Mitt Romney went into the October 3 debate down in the all the national polls. He was behind in every swing state save North Carolina.¬† After the shellacking he gave the president, he’s now even or ahead nationwide and within striking distance of the lead in most swing states. And the biggest shocker: among women with whom he was down by a seemingly insurmountable 18 points, he has pulled even with the president.
Consequently, it is a very different dynamic going into tonight’s debate.¬† The attention and pressure are now squarely on the president, who, all agree, needs a grand slam. No one is looking for a repeat: Obama will surely show up this time, and he will utilize those tactics that propelled him to that now-evaporated lead.
He will try, as he has throughout the campaign–successfully until two weeks ago–to define Romney as anti-middle class, anti-immigrant, and definitely anti-women.¬† Per the campaign strategy, Obama will not offer a defense of the last four years, nor a compelling vision of what he sees in next four. Gone are the days of hope and change. Instead he will offer seek and destroy.
Even in a town hall setting, expect Obama to hammer Romney hard on the ‚Äú47 percent;‚ÄĚ portray him as a political opportunist in the debacle in Libya; and with particular vigor, he will say Mitt Romney is spearheading the contrived ‚Äúwar on women.‚ÄĚ
Obama is fully aware that he lost his standing in the polls when he allowed Romney to go on offense, and when the president let up his class warfare, division-oriented attacks.
Romney himself is under considerable pressure to meet whatever intensified attacks Obama lobs tonight. The challenger is still behind overall even if momentum has shifted. He has to keep the momentum moving in his direction–keep his base inspired, Obama‚Äôs demoralized, while continuing to define himself to voters looking for a change, but unconvinced after months of distortions, that Romney can be trusted.
He gained that momentum not by pulling any punches, but by being aggressive, attacking the president’s record, but also by articulating clearly and compellingly the different philosophies and plans of the two candidates.
One outcome of this debate would be disastrous for Romney: a pivot back to defense. It is Obama‚Äôs goal to put him there–right where he was in the weeks leading up to the debate.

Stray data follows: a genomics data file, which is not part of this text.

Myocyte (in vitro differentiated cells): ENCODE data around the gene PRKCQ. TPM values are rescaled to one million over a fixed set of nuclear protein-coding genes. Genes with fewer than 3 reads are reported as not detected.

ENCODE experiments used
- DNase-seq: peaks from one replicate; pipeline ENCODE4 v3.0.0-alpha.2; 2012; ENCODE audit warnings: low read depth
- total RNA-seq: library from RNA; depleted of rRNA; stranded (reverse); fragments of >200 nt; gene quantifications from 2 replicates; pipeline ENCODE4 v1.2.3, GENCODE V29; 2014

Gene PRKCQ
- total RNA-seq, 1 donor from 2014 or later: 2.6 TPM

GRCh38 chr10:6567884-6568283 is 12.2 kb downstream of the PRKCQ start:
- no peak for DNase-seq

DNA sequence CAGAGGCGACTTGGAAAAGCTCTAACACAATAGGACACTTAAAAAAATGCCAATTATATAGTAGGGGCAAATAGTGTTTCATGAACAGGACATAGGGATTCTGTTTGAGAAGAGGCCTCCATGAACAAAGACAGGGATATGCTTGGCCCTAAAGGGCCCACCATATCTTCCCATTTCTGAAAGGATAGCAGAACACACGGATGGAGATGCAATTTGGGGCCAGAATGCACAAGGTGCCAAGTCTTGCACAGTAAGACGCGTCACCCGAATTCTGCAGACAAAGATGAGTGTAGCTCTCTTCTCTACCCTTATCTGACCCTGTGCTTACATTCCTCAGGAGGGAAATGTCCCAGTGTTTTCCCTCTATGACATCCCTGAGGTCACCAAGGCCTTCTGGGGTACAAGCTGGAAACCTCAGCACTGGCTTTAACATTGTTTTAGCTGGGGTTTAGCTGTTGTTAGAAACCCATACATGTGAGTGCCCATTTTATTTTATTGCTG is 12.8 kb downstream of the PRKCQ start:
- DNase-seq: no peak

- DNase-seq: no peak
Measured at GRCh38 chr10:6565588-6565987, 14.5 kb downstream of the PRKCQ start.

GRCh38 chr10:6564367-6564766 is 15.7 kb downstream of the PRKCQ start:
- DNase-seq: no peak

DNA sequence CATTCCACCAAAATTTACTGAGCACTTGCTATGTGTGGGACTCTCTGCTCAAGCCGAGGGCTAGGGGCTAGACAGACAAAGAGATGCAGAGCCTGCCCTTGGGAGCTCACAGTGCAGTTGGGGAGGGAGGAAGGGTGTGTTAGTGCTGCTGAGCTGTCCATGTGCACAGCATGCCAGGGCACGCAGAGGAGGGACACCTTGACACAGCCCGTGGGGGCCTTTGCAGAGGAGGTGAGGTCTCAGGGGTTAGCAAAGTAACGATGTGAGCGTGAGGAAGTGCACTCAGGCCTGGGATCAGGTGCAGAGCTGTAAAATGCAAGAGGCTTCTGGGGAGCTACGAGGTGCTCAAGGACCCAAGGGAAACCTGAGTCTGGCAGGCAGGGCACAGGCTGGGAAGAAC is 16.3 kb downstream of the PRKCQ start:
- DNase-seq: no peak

Romney needs focused approach
Romney has to be focused: hammer away at the economic disaster of the last four years, the big-government philosophy that got us there, and the increasingly obvious fact that Obama has no plan for the next four.¬† He has to show that the president isn’t serious about another term.
Romney should ask voters to consider whether Obama has mounted a defense of his own agenda or whether he instead his entire strategy is to vilify Romney–not for differences in philosophy or approach, but by suggesting that Romney is flawed as a human being.
Romney can‚Äôt blink, cannot be put back on his heals as Obama will try.¬† He has to stick with his two-fold approach: Attack the record and philosophy of Obama, and clearly articulate his ideas–just as he did at the last debate, but this time in the face of a very aggressive, caffeinated Barack Obama.
Remember, Obama was the ‚Äúmaster of agitation‚ÄĚ when he was a community organizer. He knows exactly what he is doing and has been doing it for four years at the national level: identify the enemy, then stoke the flames of discontent.¬† Get people‚Äôs attention focused on their anger and animosity, and off of your plans.¬† Then ram it through.
Romney, on the other hand, is on a roll with women. His ad, released shortly before the first debate, while he looked directly at the camera, was a critical first step in introducing women to the real Mitt Romney–not nearly so scary as the Neanderthal he was painted to be at the DNC.
Then Romney‚Äôs debate performance wowed men and women. Those same polls show that women are increasingly concerned about the economy, specifically the debt and jobs–a far cry from Team Obama‚Äôs (a la Stephanie Cutter) assertion that women don’t care about what‚Äôs happened over the last four years. On these points, Romney has the upper hand.
The advantage is Romney‚Äôs tonight, but he cannot allow himself to be baited by a combative, fear-mongering President Obama. When Romney sticks to philosophy and facts, ideas and a strong American vision for the future, he wins. Last time he was given a virtual practice round with an empty chair.¬† We’ll see what happens when Obama shows up.
Kate Obenshain is the author of Divider-In-Chief: The Fraud of Hope and Change, a new book published by Regnery Publishing, which also owns Human Events.
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